USS KEARSARGE, at Sea --
In this day and age chemical, biological, radiological and nuclear threats are a disastrous risk with potentially devastating impacts. Fortunately, to more effectively limit, defend against, and at times eliminate these threats, a new breed of assessment consequence management team is deployed with the 26th MEU during their 2013 deployment. This story is the last in the series covering the training events conducted by the ACM team aboard the USS Kearsarge (LHD 3).
“While the 26th MEU is not the first MEU to deploy with an ACM team, we are the first to deploy with an ACM team made up of all true CBRN specialists,” said Staff Sgt. Robert I. Manion, 26th MEU CBRN and ACM chief from Pittsburgh. “In the past, MEUs deployed with Enhanced CBRN teams, and more recently ACM teams made up from various military occupational specialties from across the MEU that formed around a small nucleus, usually two or three, actual CBRN Marines.”
Chief Warrant Officer 2 Scott D. Myhra, a Portland, Ore., native and CBRN defense officer said, three years ago the CBRN community leaders decided it was time to create a CBRN team comprised of only CBRN Marines to better support the commanding officer. There are many qualifications and training opportunities that on-the-job training during a deployment cannot replace.
“Every CBRN Marine has been through the Chemical Defense Training Facility and has operated in an actual contaminated environment: nerve agents Sarin and VX to be precise,” said Manion. According to the Center for Disease Control, VX is one of the most toxic nerve agents known in chemical warfare. He continued to say, “Some members of this team have operational CBRN experience and some are veterans of the Tomodachi incident in Japan. Each member of this team is certified in confined space entry, collapsed structure operations, high and low angle rope rescue, and is certified in Level 1 technical rescue to National Fire Protection Association and National Institute for Occupational Safety and Health standards.”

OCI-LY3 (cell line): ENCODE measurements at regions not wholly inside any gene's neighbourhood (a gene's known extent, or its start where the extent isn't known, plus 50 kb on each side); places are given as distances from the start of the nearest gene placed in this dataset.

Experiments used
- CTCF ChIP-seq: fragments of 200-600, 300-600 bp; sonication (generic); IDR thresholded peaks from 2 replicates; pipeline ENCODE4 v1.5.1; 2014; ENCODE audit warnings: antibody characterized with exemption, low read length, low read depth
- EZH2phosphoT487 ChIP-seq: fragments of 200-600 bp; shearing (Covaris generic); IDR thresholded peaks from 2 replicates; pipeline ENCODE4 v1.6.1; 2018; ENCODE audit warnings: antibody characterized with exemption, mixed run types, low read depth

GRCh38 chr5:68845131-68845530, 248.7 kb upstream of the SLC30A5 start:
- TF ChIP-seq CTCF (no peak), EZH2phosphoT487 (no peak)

With the first ACM team comprised of all CBRN Marines, their capabilities allow them to use their professional experience and knowledge to write the standards for forthcoming teams.
“Currently we are creating an SOP which is driven by the training and exercises we have conducted, the different experiences each Marine has brought to the team, and by incorporating the tactics, techniques and procedures that have helped us work more efficiently and safely together,” said Myhra. “The key to this has been thorough post exercise discussions and noting what works, what does not work and where we need to refine. This SOP will be passed along to the other MEUs for reference or to build upon during future MEU deployments.”
Their culminating specialized skills provide the commanding officer a very important set of tools that could save countless lives.
“Beyond our basic mission set of enhanced monitor/survey and reconnaissance capabilities, we can conduct entry into confined spaces, conduct rescue operations under any condition, support the MEU missions of tactical recovery of aircraft and personnel and visit, board, search and seizure missions, and conduct assessments of chemical weapons facilities,” said Manion. “Additionally, the team is trained to conduct, sampling of chemical warfare agents, toxic industrial chemicals and materials. If needed for humanitarian disaster relief we are able to conduct breaching utilizing Jaws of Life, metal torch cutters, concrete saws and jackhammers."
The intense training and rigid discipline displayed by Marines on a daily basis makes them yearn for an opportunity to utilize their honed skills, but Manion believes at the end of the day, it is probably best if it never has to come to that.
“Every Marine wants his chance to make an impact, and I think we’d all agree it’s a good thing CBRN Marines aren’t called into operation much for obvious reasons,” said Manion. “However, leading the ACM team for the MEU has the feeling of “game day”. We’re all aware of the serious nature and current geographical climate we’re in. I have an OIC, that couldn’t be more supportive both with tactical and technical knowledge, and a team of Marines that are a joy to lead. Each and every one of them brings unique ideas and perspective to a profession that operates within inherent ambiguity. I find myself in a position I could not take more seriously.”